The effectiveness of sterilized foreign exchange intervention has been the focus of an ongoing and unresolved controversy since the Jurgensen (1983) report was published by G-10 central banks almost 20 years ago. In theory, sterilized intervention may be effective, working through portfolio balance, signaling and noise trading channels. However, empirical support for the effectiveness of intervention, usually based on Bundesbank and Fed interventions, is mixed (see Dominguez and Frankel, 1993 and Sarno and Taylor, 2001, for a recent survey of the literature). Nonetheless, policy makers – judging from their actions – view sterilized intervention as an instrument for policy. Reviewing the empirical evidence, Obstfeld and Rogoff (1996, p. 595) conclude: “In any event, governments plainly believe that sterilized intervention has its uses, for they continue to practice it despite the lack of any hard evidence that it is consistently and predictably effective”. Empirical studies to date, however, have not analyzed Japanese official intervention data since the Ministry of Finance (MoF) did not make this publicly available until July 2001. The MoF now discloses, with a 1–3 month delay, the day of intervention, the amount of yen intervention (bought and sold by its agent, the Bank of Japan (BoJ)) and the currency of intervention. Whether or not sterilized intervention is effective in Japan is particularly important at the present juncture since, in the current zero-interest rate environment, there is seemingly no room for additional monetary policy stimulus to support foreign exchange operations. More broadly, this is an important omission in our understanding over the effectiveness of intervention since Japan is by far the largest participant among governments in the foreign exchange market. As Table 1 shows, over the April 1991–December 2000 period, the BoJ bought (sold) US dollars on 168 (33) occasions for a cumulative amount of $304 billion ($38 billion). This dwarfs all other official intervention in the foreign exchange market. For example, Japanese intervention was greater than US intervention over the same period by a factor of more than 30 and is also much greater than the Bundesbank intervention operations (when Bundesbank was responsible for exchange rate policy in Germany). Table 1. Fed and BoJ interventions in the USD/JPY exchange rate market Number of days Cumulated amount Bank of Japan intervention, April 1, 1991–December 31, 2000 Purchases of USD (million USD) >5000a 13 100,435 >1000b 37 144,825 >500c 30 28,618 >100d 79 22,948 >0e 9 713 Total purchases 168 303,985 Sales of USD (million USD) >5000a 2 −25,757 >1000b 3 −5390 >500c 4 −2295 >100d 20 −4043 >0e 4 −273 Total sales 33 −37,758 Fed intervention, April 1, 1991–December 31, 2000 Purchases of USD (million USD) >5000a 0 0 >1000b 0 0 >500c 3 2160 >100d 15 5184 >0e 0 0 Total purchases 18 7344 Sales of USD (million USD) >5000a 0 0 >1000b 0 0 >500c 1 −833 >100d 0 0 >0e 3 −200 Total sales 4 −1033 a Daily intervention operations of USD 5000 million or greater. b Daily intervention operations of USD 1000 million or greater, but less than USD 5000 million. c Daily intervention operations of USD 500 million or greater, but less than USD 1000 million. d Daily intervention operations of USD 100 million or greater, but less than USD 500 million. e Daily intervention operations of less than USD 100 million. Table options Previous studies of Japanese intervention have relied on monthly/quarterly changes in foreign exchange reserves and data on foreign exchange transactions from the supply and demand for funds in Japanese money markets (e.g. Glick and Hutchison, 1994, Glick and Hutchison, 2000 and Watanabe, 1994) or, for daily data, newspaper reports of intervention activity (Ito and Roley, 1987, Galati and Melick, 1999 and Ramaswamy and Samiei, 2000). As is well known, however, changes in reserves and newspaper reports are unreliable measures and therefore poor proxies for official intervention operations. Another early paper using the newly available Japanese intervention data is a study by Ito (2002). He investigates the profitability of intervention, the authorities reaction function, and intervention effectiveness within the context of a GARCH time-series model. The objective of this paper is to explore the effectiveness of official Japanese intervention operations in moving the exchange rate and whether intervention might be viewed as a useful policy instrument, especially in a period of interest rate inflexibility (e.g. zero-interest rates). In order to address the issue of effectiveness, the methodological starting point of this paper follows Fatum and Hutchison (2003) by recognizing that standard time-series techniques are not well suited to the analysis of intervention vis-à-vis the behavior of exchange rates. Exchange rates are typically highly volatile on a day-to-day basis while, on the other hand, intervention tends to come in sporadic clusters – viewed in this light it is perhaps not surprising that time-series based studies tend not to find strong evidence for a systematic link between exchange rate movements and intervention operations. Although standard time-series techniques are somewhat problematic when dealing with data on exchange rates and intervention, the event study approach used in the finance literature fits very well. Specifically, a cluster of intervention operations constitutes a natural candidate for identification as a single event (e.g. the $11 billion purchases of USD by the BoJ on November 29 and 30, 1999).2 In this paper we apply and extend the event study methodology developed by Fatum and Hutchison (and applied to Fed and Bundesbank intervention operations in the DM/USD market) to data on Japanese and US interventions in the USD/JPY exchange rate market over the April 1, 1991 to December 31, 2000 period when Japanese data are available. (This defines the period of analysis.) By construction, an event study is a very general test of a specific hypothesis and does not have to rely on a structural model of exchange rate determination. This is a desirable feature given the lack of consensus over the appropriate structural exchange rate model, but the drawback is that the particular channel of transmission (if intervention is effective) is not identified. Using the non-parametric sign test and the matched-sample test, evidence in favor of short-term effectiveness is presented.3 Moreover, intervention is effective whether or not it is supported by interest rate changes (monetary policy) and whether or not it is “secret” or reported in the newswires. The results are also robust to alternative criteria for “successful” intervention, event definitions and event window lengths. We also find that intervention is most likely to succeed when it is both coordinated (BoJ and Fed) and large-scale (over $1 billion) in magnitude. In the period of near-zero-interest rates in Japan (since September 1995), however, intervention operations have not been coordinated and the success rate has declined. The rest of the paper is organized as follows. The next section discusses the data and the methodology. Section 3 presents the baseline event study results. Section 4 analyzes the effectiveness of intervention when not accompanied by policy interest rate changes and “news” (public announcements and newswire reports of intervention). Section 5 considers the effectiveness of large-scale versus small-scale intervention, coordinated versus uncoordinated intervention, and also changes the baseline event definition in order to perform robustness checks and address the issue of long-run effects of intervention. Section 6 concludes the paper.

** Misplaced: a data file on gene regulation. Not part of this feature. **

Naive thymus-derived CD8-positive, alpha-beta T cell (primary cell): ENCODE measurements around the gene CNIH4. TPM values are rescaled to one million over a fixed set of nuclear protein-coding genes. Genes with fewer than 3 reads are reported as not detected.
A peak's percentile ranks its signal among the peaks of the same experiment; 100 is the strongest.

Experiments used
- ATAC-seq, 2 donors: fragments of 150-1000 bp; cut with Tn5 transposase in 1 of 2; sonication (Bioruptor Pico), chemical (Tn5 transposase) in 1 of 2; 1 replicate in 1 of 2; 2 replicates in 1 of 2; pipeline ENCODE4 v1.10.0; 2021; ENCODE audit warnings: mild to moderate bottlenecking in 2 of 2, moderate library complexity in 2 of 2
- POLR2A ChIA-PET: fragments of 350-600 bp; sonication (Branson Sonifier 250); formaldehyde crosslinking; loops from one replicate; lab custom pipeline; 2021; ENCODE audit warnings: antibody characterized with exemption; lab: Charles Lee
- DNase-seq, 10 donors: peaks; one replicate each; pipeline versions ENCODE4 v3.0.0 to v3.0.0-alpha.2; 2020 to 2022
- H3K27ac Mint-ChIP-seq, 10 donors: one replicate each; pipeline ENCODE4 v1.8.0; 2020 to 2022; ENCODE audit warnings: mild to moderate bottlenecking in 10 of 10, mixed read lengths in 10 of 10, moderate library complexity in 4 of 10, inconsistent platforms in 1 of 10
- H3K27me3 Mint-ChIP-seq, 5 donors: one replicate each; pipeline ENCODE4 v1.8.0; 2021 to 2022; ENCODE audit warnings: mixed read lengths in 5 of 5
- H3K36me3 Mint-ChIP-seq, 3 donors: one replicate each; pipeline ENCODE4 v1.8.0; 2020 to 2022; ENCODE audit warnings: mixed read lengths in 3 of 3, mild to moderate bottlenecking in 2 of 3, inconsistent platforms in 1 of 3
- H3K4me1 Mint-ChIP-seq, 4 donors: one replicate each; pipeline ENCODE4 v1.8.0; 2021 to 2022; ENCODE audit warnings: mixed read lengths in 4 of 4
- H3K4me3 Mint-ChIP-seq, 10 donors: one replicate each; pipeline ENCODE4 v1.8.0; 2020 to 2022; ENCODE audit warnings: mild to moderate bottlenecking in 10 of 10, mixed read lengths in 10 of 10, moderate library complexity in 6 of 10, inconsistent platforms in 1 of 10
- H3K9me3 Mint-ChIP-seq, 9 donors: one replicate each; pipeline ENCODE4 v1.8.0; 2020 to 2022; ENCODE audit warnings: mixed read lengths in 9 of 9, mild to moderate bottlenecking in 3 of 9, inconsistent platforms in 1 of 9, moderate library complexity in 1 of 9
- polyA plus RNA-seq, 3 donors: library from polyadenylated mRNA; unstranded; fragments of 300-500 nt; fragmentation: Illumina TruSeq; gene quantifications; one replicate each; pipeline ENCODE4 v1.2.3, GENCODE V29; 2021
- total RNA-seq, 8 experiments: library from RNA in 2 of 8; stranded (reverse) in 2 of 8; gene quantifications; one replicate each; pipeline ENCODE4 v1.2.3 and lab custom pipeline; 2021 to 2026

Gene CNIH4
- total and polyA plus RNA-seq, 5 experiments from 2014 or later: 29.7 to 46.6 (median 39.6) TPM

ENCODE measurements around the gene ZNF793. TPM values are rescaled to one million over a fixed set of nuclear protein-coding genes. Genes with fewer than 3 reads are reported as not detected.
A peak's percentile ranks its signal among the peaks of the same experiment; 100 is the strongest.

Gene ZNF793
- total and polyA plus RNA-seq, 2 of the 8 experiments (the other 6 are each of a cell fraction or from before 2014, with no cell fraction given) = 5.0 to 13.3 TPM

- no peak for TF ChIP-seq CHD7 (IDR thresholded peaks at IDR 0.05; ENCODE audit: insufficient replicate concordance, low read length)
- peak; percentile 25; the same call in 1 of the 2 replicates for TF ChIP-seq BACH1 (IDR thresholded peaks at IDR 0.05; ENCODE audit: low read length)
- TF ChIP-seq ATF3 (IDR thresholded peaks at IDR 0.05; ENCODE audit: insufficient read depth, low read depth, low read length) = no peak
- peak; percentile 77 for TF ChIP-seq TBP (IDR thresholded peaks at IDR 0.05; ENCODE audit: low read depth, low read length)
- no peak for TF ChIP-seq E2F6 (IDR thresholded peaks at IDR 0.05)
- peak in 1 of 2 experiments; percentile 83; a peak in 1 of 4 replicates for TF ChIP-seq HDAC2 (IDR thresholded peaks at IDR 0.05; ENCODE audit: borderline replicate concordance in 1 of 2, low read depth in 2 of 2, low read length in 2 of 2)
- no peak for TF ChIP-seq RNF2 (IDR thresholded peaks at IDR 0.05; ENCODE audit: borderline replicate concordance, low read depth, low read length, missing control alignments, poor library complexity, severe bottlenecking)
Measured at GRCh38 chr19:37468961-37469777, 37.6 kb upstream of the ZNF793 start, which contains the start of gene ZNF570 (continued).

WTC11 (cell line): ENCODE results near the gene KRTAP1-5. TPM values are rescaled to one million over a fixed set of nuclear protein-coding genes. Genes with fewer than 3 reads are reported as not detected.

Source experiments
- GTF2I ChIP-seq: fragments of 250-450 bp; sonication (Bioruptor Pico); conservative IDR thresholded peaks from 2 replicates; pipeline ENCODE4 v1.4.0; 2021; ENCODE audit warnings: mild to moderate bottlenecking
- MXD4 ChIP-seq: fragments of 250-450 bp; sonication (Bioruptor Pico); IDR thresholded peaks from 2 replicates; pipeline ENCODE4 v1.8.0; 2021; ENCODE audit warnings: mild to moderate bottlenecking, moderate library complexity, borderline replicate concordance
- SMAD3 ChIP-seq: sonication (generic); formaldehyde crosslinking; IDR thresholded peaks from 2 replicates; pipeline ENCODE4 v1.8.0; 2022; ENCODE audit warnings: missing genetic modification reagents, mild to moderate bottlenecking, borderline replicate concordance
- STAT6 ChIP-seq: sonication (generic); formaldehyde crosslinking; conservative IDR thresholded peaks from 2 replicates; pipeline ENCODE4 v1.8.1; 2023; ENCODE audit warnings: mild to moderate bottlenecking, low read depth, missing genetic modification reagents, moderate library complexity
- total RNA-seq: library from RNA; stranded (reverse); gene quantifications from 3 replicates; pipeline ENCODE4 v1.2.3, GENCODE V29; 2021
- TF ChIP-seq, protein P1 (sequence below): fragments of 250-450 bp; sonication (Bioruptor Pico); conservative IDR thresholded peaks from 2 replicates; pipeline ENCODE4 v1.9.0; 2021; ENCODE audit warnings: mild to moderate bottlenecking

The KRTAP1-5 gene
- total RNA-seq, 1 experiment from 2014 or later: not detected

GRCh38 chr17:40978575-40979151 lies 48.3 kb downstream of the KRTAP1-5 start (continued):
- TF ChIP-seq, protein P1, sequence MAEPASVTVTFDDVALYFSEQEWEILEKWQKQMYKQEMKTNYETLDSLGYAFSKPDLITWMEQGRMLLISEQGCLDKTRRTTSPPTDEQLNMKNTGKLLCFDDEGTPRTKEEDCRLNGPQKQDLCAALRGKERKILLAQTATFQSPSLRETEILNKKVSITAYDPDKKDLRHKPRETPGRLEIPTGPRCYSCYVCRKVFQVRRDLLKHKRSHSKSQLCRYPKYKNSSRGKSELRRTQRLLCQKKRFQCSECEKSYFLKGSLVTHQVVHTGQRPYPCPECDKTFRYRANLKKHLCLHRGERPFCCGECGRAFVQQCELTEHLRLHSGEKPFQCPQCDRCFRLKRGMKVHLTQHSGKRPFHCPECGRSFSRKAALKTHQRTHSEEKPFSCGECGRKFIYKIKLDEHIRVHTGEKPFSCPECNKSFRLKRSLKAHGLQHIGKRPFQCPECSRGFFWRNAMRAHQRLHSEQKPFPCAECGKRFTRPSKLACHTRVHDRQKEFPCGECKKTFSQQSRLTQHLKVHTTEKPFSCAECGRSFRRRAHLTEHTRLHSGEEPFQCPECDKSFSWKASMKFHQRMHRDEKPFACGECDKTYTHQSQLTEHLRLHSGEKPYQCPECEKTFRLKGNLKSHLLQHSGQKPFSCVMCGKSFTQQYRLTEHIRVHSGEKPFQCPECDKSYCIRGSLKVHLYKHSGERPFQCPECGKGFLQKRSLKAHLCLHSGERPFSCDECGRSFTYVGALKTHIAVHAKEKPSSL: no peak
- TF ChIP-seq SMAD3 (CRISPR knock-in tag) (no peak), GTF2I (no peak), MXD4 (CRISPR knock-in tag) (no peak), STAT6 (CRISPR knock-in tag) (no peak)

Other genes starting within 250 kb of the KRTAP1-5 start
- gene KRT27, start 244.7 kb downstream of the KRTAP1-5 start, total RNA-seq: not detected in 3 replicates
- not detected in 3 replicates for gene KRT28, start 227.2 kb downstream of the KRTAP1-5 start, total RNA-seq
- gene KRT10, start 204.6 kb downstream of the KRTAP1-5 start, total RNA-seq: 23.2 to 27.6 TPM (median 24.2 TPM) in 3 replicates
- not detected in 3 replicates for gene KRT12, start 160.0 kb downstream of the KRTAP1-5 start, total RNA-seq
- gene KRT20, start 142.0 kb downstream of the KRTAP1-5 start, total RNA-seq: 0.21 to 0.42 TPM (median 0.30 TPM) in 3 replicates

نتیجه گیری انگلیسی
Japanese official intervention in the foreign exchange market is by far the largest magnitude in the world, despite little or no evidence that it is effective in moving exchange rates. Up until recently, however, official data on intervention have not been available for Japan. This paper investigates the effectiveness of intervention using recently published official daily data and an event study methodology. The event study better fits the stochastic properties of intervention and exchange rate data, i.e. intense and sporadic bursts of intervention activity juxtaposed against a yen/dollar rate continuously changing, than standard time-series approaches. Focusing on daily Japanese and US official intervention operations, we identify separate intervention “episodes” and analyze the subsequent effect on the exchange rate. Using the non-parametric sign test and matched-sample test, we find strong evidence that sterilized intervention systemically affects the exchange rate in the short-run. This result holds even when intervention is not associated with (simultaneous) interest rate changes and regardless of whether or not intervention is “secret” (in the sense of no official reports or rumors of intervention reported over the newswires). Controlling for endogenity (when the central bank intervenes for multiple days during a single event) also does not affect the results. Large-scale intervention operations characterized by the simultaneous presence in the foreign exchange market by both the Bank of Japan and the Federal Reserve gave by far the highest likelihood of success. Over 90% of the interventions of this form (large-scale and coordinated) were successful in our data sample. Intervention was also found to be effective even if not accompanied by supporting interest rate changes. This is relevant for present circumstances in Japan where the Bank of Japan is following a zero-interest rate policy and there is no room to lower interest rates further. This result suggests that the Bank of Japan could indeed engineer exchange rate depreciation (thereby counteracting deflation and recession) even though interest rates cannot be moved further downwards. However, only one of the 15 BoJ intervention episodes has been coordinated with the Fed since September 1995 (when Japanese interest rates reached 0.50% and subsequently fell to zero). This may explain why the success rate for intervention events has not been high during this period (only nine successful intervention events for a success rate of 60%). Under these circumstances, it would appear that only persistent, large-scale and coordinated intervention (Bank of Bank and the Federal Reserve) would produce a sustained movement in the exchange rate. In interpreting the results two caveats should be noted. First, we only find support for short-run effectiveness of intervention. The baseline results found intervention events to be effective over a period of 2–5 days, and an extension of the framework showed effects lasting for up to two weeks. This is not direct evidence against longer-term effects, but reflects a limitation of the event study methodology. Second, the event study methodology does not allow identification of the particular channel through which intervention works. Our findings are consistent, however, with recent literature interpreting intervention as a means to “signal” not only future policy but also the central bank's views on the fundamental/equilibrium value of the exchange rate.